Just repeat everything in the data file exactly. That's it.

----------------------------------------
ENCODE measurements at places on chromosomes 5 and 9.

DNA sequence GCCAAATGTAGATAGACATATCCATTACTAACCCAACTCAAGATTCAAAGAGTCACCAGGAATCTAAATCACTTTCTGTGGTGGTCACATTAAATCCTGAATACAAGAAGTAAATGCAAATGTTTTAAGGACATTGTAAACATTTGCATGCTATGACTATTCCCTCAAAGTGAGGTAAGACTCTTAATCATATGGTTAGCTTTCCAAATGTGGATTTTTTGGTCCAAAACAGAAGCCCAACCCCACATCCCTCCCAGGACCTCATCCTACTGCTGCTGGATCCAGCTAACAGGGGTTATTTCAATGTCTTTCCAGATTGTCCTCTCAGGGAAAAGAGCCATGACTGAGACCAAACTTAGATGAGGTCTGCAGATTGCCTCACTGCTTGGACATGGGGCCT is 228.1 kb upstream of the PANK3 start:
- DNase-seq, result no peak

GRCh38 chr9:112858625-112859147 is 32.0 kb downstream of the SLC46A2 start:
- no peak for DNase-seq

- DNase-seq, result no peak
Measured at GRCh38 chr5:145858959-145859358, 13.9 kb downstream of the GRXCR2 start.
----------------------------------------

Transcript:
ENCODE measurements at places on chromosomes 5 and 9.

DNA sequence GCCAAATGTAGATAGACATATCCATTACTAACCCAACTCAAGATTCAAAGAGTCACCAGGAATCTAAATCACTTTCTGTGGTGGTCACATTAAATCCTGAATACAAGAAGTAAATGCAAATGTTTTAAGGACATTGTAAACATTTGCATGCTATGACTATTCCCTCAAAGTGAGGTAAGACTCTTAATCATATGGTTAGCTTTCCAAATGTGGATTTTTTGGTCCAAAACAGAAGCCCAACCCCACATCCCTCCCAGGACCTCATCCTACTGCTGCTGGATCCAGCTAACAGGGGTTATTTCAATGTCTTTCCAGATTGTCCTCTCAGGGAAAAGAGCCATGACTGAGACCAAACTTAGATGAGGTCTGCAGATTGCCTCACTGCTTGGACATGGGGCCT is 228.1 kb upstream of the PANK3 start:
- DNase-seq, result no peak

GRCh38 chr9:112858625-112859147 is 32.0 kb downstream of the SLC46A2 start:
- no peak for DNase-seq

- DNase-seq, result no peak
Measured at GRCh38 chr5:145858959-145859358, 13.9 kb downstream of the GRXCR2 start.